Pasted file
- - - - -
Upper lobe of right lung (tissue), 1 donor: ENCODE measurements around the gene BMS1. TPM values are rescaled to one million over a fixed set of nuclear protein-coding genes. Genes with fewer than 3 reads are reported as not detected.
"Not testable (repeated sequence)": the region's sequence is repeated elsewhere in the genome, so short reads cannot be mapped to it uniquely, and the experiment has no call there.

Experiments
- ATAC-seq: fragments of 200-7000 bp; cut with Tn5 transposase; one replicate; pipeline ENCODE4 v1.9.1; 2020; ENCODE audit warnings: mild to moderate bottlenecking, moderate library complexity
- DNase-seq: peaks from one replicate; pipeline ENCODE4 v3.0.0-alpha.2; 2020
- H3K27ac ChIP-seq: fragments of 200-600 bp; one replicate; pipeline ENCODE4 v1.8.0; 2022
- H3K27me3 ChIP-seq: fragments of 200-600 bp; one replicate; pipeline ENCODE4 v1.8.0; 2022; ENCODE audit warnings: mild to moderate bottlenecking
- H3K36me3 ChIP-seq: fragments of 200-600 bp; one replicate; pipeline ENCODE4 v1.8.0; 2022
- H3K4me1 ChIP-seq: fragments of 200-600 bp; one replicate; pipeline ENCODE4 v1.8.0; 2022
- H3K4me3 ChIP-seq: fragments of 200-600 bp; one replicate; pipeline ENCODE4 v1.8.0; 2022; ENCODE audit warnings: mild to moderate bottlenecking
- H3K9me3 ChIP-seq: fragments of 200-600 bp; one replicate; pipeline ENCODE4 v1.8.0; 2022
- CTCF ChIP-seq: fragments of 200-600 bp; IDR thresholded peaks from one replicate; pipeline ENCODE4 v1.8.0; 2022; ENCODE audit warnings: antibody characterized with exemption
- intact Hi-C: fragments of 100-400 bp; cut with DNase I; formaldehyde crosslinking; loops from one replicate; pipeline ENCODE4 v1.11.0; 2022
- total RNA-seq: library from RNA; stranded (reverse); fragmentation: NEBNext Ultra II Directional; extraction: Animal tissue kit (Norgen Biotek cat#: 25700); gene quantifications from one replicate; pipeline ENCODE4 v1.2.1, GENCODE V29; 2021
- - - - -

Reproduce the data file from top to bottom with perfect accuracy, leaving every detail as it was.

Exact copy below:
Upper lobe of right lung (tissue), 1 donor: ENCODE measurements around the gene BMS1. TPM values are rescaled to one million over a fixed set of nuclear protein-coding genes. Genes with fewer than 3 reads are reported as not detected.
"Not testable (repeated sequence)": the region's sequence is repeated elsewhere in the genome, so short reads cannot be mapped to it uniquely, and the experiment has no call there.

Experiments
- ATAC-seq: fragments of 200-7000 bp; cut with Tn5 transposase; one replicate; pipeline ENCODE4 v1.9.1; 2020; ENCODE audit warnings: mild to moderate bottlenecking, moderate library complexity
- DNase-seq: peaks from one replicate; pipeline ENCODE4 v3.0.0-alpha.2; 2020
- H3K27ac ChIP-seq: fragments of 200-600 bp; one replicate; pipeline ENCODE4 v1.8.0; 2022
- H3K27me3 ChIP-seq: fragments of 200-600 bp; one replicate; pipeline ENCODE4 v1.8.0; 2022; ENCODE audit warnings: mild to moderate bottlenecking
- H3K36me3 ChIP-seq: fragments of 200-600 bp; one replicate; pipeline ENCODE4 v1.8.0; 2022
- H3K4me1 ChIP-seq: fragments of 200-600 bp; one replicate; pipeline ENCODE4 v1.8.0; 2022
- H3K4me3 ChIP-seq: fragments of 200-600 bp; one replicate; pipeline ENCODE4 v1.8.0; 2022; ENCODE audit warnings: mild to moderate bottlenecking
- H3K9me3 ChIP-seq: fragments of 200-600 bp; one replicate; pipeline ENCODE4 v1.8.0; 2022
- CTCF ChIP-seq: fragments of 200-600 bp; IDR thresholded peaks from one replicate; pipeline ENCODE4 v1.8.0; 2022; ENCODE audit warnings: antibody characterized with exemption
- intact Hi-C: fragments of 100-400 bp; cut with DNase I; formaldehyde crosslinking; loops from one replicate; pipeline ENCODE4 v1.11.0; 2022
- total RNA-seq: library from RNA; stranded (reverse); fragmentation: NEBNext Ultra II Directional; extraction: Animal tissue kit (Norgen Biotek cat#: 25700); gene quantifications from one replicate; pipeline ENCODE4 v1.2.1, GENCODE V29; 2021